Thus, the government's evidence tended to show a pattern of assignments under which blacks were largely assigned to jobs as truck drivers, warehouse laborers or cleanup men while whites enjoyed the opportunity to become welders. Coupled with the statistical data, the government offered proof of a decentralized system of hiring and assignment which vested broad authority on the supervisors of largely segregated departments and which had no uniform or objective standards for hiring or assignment. The government also attempted to show that black employees who had been assigned to the traditional white departments were subjected to continued discrimination. Proof was offered of the lack of a formalized transfer system under which black persons employed or assigned on a racial basis could apply for and obtain more desirable positions in a traditionally white department. In addition, there was also evidence that after passage of the Act the company maintained segregated toilet and cafeteria facilities and had discriminated with respect to travel facilities. Finally, the government sought to demonstrate that the company's decentralized departmental hiring procedures and the absence of objective employment standards perpetuated and reinforced the racial identity of the various departments and thus preserved the effects of the past racial discrimination.


On the basis of these claims and the evidence presented to support them, the government sought a decree which would (1) enjoin future discrimination and the failure to take affirmative steps to correct the present effects of past discrimination; (2) require that new employees be assigned in such a way as to eliminate the racial identities of departments and jobs; (3) require the adoption of uniform, objective criteria and procedures for hiring, assignment, and promotion and disapproving the practice of decentralized hiring in the context of a racially segregated plant; (4) require the establishment of a central office for hiring and assignment, with one officer responsible for filling vacancies in consultation with department heads; and (5) provide present black employees the opportunity to transfer to predominantly white jobs in the fabrication shop as vacancies occur without loss of seniority or other accumulated benefits.


The legal theory under which the district court evaluated the government's case was articulated in its pretrial orders and throughout the trial:


The Court is going to limit * * * questions * * * to violations which now exist. If the violations charged in this suit, which was filed in 1967, have already been eliminated, then there's no necessity of this proceedings,-- the issue has become moot. * * *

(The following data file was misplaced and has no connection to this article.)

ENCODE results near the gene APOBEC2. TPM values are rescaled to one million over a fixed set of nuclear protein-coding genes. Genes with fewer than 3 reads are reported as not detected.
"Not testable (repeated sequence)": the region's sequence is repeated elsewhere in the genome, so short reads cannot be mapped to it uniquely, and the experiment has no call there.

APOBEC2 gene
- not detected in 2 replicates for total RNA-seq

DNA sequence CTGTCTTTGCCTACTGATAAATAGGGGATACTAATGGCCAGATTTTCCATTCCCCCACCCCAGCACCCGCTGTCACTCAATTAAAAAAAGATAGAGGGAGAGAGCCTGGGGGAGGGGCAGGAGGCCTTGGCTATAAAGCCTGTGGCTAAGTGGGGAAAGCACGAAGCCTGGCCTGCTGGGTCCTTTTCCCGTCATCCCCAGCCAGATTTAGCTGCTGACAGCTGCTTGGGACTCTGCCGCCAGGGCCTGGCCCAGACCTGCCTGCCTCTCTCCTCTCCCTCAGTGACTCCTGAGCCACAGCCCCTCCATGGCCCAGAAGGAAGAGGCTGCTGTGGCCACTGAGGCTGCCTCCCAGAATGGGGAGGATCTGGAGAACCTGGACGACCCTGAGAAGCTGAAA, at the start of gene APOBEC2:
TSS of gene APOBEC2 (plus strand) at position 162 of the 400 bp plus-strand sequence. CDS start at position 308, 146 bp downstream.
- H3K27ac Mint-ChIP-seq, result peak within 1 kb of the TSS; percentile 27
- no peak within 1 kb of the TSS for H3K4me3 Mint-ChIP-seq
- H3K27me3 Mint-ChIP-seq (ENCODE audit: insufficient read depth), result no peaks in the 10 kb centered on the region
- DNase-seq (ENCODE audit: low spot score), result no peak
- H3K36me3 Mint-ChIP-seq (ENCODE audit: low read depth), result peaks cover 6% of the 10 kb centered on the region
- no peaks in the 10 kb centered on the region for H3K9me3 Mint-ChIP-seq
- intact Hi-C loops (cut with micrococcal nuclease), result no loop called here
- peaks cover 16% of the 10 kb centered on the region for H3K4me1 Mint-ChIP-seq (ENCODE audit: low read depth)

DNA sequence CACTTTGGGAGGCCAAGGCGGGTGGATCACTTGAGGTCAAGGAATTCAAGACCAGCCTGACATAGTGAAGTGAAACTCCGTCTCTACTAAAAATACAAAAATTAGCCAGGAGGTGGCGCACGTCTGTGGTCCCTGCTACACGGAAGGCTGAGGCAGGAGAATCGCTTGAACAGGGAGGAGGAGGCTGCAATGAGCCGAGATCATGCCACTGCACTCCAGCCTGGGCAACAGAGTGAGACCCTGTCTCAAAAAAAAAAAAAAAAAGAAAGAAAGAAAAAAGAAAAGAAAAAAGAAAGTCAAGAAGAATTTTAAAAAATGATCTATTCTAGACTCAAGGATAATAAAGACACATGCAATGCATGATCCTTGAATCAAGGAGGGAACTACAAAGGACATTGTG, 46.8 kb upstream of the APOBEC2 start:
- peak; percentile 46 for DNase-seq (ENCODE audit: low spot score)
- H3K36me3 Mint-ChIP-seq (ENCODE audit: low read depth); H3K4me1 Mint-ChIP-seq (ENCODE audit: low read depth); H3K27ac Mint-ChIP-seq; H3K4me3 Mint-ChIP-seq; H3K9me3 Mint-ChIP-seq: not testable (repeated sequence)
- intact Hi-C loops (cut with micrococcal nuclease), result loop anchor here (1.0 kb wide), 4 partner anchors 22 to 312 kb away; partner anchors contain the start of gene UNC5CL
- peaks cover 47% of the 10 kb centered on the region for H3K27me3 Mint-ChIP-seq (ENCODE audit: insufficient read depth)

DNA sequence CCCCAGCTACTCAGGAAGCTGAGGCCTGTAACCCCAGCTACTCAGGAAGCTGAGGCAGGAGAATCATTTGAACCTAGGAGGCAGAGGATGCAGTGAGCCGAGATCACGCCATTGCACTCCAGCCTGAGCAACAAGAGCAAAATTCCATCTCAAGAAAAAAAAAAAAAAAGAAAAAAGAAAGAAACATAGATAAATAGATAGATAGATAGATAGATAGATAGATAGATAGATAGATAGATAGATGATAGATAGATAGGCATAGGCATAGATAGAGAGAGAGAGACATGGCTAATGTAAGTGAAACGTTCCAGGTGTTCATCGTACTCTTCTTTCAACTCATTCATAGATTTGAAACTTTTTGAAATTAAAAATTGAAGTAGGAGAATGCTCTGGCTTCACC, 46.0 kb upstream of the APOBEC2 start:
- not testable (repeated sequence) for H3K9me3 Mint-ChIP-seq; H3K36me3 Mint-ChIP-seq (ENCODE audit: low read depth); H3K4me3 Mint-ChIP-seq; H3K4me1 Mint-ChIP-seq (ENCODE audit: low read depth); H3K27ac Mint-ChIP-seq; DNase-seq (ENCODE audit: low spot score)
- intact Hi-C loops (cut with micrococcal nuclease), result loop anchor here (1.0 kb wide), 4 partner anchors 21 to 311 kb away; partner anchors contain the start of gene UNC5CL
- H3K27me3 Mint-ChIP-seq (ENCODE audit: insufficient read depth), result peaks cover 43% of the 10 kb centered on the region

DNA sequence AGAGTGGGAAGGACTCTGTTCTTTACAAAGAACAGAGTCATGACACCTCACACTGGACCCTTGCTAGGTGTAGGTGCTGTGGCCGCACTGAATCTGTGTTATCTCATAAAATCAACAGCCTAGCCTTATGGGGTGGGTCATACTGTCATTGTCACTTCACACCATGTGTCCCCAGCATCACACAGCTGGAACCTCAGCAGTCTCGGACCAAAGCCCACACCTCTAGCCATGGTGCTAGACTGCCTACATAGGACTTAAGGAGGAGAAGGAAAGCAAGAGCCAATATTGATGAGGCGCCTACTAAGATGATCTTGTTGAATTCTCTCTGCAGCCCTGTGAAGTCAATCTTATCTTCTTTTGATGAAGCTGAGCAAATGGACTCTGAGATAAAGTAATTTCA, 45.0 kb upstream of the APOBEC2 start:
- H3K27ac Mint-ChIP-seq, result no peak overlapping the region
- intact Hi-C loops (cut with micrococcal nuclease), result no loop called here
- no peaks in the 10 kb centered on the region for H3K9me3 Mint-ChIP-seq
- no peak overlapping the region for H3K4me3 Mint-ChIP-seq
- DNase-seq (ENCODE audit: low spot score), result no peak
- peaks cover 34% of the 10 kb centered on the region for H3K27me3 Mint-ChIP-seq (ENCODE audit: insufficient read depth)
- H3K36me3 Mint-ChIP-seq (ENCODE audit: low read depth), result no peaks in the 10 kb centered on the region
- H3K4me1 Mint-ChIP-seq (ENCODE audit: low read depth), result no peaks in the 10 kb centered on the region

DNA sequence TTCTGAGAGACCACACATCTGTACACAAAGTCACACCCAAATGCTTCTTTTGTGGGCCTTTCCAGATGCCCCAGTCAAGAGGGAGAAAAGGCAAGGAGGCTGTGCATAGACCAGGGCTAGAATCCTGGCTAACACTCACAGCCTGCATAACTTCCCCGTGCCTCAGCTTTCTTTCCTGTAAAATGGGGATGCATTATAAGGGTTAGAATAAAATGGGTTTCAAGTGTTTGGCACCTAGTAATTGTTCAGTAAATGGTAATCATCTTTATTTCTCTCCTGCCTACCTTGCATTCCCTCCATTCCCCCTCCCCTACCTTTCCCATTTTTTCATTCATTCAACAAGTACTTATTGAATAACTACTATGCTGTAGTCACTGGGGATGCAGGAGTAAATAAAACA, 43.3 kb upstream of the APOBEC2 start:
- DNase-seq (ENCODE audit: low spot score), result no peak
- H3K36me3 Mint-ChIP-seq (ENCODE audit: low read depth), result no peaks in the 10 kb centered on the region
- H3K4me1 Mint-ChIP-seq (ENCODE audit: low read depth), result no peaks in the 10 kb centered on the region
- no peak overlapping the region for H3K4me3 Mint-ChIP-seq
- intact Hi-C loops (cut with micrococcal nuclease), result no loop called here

Under this theory the district court excluded evidence of events which had not occurred at the time of trial or immediately prior thereto because only present events were considered relevant to a determination of violations which 'now exist.' Thus, the court excluded evidence of the existence of segregated toilet facilities as late as July, 1967, two years after the effective date of Title VII but also almost two years before the date of the trial, for the reason that this situation no longer existed. It also excluded evidence which tended to establish that the company had discriminated in the hiring of a welder in June, 1968. Evidence that all new drivers in the traffic department hired since 1950 were black was also excluded.


The district court also apparently construed Title VII to require 'specific acts' of overt discrimination. Thus, in one of the pretrial orders the government was directed to prepare and file a statement setting forth, inter alia, (a) each specific violation claimed now to exist, (b) the names of the persons discriminated against, the names of those preferred and the nature and acts of discrimination, (c) the names of those discriminated against and those preferred in regard to job assignments, employment, transfers or refusal to transfer together with the dates of the event complained of, the qualifications of the individuals concerned and the specific facts related thereto, and (d) a full statement, names of persons involved, dates, qualifications and other facts concerning any discrimination now existing or carried on.